patent date of February 24, 1897.
Emile Berliner enjoyed great success with his first
motor-driven disc machines, but became involved in
legal battles, trying to protect his machines and records.
His U.S. company passed into the hands of Eldridge
Johnson who developed the spring motor for Berliner’s
machines. Johnson continued to develop the machines,
changed the company name to The Victor Talking
Machine Company and went on to produce the huge
range of gramophones under the banners of Victor and
Victrola which remain household names to this day.
Emile Berliner came north from New Jersey and over
the border to Montreal where his Berliner Gramophone
Company continued to make "Canadian"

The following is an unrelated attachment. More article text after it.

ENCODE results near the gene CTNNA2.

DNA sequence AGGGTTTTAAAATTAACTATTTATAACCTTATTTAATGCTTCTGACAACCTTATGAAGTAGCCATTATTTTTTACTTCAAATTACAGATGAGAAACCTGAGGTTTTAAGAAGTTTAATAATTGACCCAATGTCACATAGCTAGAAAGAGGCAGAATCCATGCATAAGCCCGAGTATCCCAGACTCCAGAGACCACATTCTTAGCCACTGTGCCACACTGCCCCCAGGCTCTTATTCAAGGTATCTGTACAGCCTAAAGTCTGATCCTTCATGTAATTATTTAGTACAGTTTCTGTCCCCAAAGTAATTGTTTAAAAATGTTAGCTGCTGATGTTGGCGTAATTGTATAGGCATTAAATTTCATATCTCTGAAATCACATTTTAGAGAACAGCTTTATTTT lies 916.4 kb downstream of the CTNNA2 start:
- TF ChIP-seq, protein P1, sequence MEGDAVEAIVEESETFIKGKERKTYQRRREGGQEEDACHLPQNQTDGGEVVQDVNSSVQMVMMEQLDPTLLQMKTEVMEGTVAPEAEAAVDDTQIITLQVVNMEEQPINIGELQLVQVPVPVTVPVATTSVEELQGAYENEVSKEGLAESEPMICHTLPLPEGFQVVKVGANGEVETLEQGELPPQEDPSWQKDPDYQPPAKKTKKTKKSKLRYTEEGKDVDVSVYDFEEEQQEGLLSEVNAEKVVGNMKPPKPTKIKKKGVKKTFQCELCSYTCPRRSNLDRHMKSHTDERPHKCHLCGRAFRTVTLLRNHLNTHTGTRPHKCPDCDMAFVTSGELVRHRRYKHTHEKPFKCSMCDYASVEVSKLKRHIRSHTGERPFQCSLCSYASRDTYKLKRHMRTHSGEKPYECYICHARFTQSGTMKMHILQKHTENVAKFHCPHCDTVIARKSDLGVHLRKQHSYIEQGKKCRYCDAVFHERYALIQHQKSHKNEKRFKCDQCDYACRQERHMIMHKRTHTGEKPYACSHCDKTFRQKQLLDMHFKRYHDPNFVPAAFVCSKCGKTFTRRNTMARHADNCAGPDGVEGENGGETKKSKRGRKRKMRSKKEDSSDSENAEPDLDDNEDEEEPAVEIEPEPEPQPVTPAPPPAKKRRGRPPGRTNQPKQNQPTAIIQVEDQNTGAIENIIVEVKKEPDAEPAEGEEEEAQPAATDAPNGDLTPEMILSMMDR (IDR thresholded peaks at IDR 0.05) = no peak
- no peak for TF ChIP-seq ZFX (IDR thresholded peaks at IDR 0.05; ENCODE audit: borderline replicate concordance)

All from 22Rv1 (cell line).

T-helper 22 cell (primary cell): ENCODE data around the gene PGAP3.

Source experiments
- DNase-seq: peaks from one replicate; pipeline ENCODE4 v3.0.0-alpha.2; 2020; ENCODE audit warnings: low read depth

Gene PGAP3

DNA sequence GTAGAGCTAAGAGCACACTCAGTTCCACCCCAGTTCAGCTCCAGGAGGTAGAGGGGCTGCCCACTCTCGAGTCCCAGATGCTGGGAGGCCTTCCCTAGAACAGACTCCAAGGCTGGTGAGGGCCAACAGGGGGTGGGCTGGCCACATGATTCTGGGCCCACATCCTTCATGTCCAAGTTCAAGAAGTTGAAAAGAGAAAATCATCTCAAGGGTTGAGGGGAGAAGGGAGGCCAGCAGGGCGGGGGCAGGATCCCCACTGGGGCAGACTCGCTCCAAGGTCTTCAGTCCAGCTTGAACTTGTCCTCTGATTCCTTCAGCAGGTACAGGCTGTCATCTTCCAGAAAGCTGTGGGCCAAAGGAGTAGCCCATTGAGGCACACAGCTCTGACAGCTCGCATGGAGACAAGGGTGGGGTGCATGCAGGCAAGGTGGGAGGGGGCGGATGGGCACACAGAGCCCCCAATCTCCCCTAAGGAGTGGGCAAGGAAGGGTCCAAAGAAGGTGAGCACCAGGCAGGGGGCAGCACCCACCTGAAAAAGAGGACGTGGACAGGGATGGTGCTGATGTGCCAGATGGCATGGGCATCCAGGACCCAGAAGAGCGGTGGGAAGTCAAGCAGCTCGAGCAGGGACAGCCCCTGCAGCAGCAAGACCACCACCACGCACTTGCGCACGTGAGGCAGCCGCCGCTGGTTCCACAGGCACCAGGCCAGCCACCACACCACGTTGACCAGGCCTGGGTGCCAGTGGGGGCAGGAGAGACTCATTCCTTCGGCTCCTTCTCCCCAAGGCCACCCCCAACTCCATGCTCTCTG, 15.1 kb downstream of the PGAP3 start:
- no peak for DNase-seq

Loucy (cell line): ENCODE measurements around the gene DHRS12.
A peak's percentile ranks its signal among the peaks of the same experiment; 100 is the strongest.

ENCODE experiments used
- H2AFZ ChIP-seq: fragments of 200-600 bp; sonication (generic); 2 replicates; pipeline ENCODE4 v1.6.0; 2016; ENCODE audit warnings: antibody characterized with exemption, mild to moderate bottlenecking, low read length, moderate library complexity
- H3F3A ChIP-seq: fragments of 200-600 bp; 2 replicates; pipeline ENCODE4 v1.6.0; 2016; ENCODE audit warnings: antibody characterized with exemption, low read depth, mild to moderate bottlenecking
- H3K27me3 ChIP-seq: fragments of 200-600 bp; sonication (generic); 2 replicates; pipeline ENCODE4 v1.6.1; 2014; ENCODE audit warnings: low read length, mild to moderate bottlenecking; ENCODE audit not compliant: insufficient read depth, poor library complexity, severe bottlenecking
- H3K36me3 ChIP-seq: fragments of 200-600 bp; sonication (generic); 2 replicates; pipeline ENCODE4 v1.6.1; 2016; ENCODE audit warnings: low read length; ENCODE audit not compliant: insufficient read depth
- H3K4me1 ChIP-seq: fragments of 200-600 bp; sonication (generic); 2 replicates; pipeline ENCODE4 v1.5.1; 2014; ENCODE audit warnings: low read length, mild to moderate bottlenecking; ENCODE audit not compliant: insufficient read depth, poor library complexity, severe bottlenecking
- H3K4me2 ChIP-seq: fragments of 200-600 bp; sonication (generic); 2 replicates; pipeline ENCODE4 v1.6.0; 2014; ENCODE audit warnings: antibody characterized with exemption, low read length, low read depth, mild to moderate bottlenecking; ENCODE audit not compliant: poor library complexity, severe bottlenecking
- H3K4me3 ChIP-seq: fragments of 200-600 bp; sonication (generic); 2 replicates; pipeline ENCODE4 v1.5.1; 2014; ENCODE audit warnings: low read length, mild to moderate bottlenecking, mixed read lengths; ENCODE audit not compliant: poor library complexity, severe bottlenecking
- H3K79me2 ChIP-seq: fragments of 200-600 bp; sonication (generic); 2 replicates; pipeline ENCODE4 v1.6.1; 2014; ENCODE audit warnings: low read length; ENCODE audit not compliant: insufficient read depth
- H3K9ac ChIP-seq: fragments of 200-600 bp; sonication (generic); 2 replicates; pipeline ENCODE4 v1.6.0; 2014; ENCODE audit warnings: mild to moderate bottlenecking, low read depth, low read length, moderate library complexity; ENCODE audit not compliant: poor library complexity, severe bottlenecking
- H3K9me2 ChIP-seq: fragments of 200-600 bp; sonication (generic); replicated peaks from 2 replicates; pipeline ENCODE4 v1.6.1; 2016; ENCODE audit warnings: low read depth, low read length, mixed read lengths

Berliners. Although he made many machines of the type on
display here, no other examples of 5-cornered spring
barrels are known.
Girard Menestrel 1902 (Owner: Mike Bryan)
The French company, Girard, specialized in selling goods
on credit. In 1899 it sold its first phonograph, the
"Thunder", a machine based on the Columbia Eagle.
It followed with the "Omega" and in 1900 it offered a
new machine, the Pathé Gaulois, which it sold as the
"Menestrel". This first wooden-cased
model was replaced in 1902 by the model
presented here, the all
metal Louis XV style machine in blue with gold filigree.
Later that year the colour was changed to green. Pathé
did not market a machine under its own name in this
Louis XV style.
By 1903 Girard was marketing "undisguised" Pathé
machines and sold them successfully on credit until the
approach of war in 1914.
Maestrophone 1905-1910(?) (Owner: Ken Donovan)
This unusual gramophone was
at first thought to be a
Swiss Maestrophone, but the "Made in England"
inscription on the motor suggested that this was not so.
Surely the Swiss did not need to go to England for